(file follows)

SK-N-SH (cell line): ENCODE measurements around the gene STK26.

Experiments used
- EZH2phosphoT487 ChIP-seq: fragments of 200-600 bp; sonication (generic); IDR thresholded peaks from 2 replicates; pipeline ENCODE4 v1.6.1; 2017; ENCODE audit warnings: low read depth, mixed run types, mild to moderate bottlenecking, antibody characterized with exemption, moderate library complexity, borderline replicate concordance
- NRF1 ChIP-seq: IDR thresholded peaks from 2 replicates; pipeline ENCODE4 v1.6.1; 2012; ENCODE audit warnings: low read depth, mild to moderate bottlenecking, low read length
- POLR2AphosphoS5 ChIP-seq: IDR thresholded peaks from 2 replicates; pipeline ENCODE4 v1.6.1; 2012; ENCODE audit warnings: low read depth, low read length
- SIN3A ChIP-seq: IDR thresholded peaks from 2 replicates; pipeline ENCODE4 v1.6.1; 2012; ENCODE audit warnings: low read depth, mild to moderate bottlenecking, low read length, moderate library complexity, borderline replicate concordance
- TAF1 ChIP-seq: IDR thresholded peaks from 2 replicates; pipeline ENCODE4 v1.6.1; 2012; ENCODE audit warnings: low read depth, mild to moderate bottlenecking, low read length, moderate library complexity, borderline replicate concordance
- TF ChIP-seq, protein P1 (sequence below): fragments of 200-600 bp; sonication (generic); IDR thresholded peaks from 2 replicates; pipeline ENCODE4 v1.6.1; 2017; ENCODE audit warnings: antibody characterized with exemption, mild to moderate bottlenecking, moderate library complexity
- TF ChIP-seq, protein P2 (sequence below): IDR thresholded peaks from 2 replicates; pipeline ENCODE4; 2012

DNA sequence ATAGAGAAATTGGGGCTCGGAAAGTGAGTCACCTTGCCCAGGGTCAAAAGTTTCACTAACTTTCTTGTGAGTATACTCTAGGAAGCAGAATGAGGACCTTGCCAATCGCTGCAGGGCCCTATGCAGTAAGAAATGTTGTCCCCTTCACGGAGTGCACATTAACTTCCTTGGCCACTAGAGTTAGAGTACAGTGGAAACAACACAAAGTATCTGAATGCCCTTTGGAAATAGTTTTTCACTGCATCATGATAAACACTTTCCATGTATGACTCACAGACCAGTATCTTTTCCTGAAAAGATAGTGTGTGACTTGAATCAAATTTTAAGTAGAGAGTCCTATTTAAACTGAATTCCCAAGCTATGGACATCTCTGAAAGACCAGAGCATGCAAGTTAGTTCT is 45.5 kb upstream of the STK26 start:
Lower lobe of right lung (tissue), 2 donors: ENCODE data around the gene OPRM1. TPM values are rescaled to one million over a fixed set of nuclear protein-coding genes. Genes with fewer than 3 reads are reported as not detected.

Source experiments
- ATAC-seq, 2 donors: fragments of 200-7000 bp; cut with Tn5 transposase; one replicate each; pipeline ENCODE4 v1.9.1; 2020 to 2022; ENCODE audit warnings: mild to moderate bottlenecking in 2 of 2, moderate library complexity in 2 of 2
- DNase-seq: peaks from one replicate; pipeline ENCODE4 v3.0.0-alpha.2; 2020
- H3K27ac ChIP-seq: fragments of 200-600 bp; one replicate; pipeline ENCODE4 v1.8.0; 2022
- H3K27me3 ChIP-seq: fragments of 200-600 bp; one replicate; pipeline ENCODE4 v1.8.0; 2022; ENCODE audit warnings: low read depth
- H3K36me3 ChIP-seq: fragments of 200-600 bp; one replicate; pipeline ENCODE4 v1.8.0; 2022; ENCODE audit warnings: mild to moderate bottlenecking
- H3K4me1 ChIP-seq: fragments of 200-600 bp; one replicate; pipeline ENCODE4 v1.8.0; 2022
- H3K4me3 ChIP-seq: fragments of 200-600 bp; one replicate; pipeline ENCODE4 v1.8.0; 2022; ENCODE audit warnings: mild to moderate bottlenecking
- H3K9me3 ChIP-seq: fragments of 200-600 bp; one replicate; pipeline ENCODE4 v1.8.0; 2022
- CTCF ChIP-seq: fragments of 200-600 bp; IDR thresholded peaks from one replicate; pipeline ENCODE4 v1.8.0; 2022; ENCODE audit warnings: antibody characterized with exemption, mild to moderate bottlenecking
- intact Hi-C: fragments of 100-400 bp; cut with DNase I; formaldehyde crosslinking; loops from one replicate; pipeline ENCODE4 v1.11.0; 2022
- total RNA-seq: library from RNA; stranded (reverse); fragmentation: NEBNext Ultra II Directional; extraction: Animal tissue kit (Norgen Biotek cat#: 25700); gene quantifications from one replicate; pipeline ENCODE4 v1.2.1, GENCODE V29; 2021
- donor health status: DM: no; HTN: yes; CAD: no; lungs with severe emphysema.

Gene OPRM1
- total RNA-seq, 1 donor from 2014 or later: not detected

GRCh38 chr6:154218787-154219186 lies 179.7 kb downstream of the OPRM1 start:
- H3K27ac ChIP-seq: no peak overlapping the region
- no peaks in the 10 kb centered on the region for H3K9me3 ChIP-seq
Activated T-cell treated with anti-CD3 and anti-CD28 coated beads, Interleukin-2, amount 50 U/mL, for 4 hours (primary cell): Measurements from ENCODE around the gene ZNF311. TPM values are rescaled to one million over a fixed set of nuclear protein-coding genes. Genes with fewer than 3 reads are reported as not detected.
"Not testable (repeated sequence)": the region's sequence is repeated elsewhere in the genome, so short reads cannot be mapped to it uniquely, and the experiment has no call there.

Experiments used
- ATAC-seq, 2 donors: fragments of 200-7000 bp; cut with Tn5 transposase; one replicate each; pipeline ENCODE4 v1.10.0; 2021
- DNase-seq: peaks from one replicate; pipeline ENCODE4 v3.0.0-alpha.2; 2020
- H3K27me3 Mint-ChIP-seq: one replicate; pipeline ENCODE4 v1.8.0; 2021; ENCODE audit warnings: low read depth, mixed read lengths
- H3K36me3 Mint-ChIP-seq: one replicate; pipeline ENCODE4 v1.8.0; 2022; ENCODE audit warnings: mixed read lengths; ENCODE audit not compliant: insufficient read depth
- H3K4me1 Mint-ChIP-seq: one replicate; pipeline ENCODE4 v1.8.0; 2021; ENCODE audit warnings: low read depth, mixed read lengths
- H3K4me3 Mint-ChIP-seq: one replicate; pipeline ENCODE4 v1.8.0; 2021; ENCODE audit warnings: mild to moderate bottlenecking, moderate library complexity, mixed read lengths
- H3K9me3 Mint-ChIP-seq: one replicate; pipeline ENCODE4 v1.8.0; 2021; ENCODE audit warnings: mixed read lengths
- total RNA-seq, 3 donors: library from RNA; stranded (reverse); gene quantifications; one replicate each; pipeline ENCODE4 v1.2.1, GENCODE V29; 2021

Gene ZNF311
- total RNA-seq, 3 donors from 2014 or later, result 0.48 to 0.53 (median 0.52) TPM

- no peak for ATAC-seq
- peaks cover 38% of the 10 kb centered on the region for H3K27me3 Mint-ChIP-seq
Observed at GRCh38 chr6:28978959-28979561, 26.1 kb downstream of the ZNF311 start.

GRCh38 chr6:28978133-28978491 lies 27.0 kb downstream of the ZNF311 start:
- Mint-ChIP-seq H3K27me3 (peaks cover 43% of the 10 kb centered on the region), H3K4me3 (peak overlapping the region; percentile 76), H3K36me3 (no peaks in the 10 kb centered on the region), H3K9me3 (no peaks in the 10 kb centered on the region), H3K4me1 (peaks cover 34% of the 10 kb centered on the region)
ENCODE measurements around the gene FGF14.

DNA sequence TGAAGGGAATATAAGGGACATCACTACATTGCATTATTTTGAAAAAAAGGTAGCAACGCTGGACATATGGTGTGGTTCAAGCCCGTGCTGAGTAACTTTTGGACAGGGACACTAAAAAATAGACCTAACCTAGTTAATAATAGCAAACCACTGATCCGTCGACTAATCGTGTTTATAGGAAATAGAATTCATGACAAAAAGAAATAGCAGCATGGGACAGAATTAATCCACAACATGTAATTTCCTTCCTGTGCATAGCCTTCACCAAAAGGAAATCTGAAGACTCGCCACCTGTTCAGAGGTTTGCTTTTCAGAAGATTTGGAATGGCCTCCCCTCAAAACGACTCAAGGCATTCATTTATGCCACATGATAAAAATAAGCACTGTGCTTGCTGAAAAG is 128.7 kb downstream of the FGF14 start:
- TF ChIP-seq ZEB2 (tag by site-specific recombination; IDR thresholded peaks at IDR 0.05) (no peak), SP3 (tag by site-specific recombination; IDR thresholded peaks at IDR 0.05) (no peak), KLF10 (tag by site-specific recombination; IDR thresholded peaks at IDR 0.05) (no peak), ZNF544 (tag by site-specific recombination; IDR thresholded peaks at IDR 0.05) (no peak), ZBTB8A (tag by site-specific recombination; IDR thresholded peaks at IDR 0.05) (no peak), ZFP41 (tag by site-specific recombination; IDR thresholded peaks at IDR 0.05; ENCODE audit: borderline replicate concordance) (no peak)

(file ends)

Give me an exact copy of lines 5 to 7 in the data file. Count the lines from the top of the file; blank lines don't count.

- POLR2AphosphoS5 ChIP-seq: IDR thresholded peaks from 2 replicates; pipeline ENCODE4 v1.6.1; 2012; ENCODE audit warnings: low read depth, low read length
- SIN3A ChIP-seq: IDR thresholded peaks from 2 replicates; pipeline ENCODE4 v1.6.1; 2012; ENCODE audit warnings: low read depth, mild to moderate bottlenecking, low read length, moderate library complexity, borderline replicate concordance
- TAF1 ChIP-seq: IDR thresholded peaks from 2 replicates; pipeline ENCODE4 v1.6.1; 2012; ENCODE audit warnings: low read depth, mild to moderate bottlenecking, low read length, moderate library complexity, borderline replicate concordance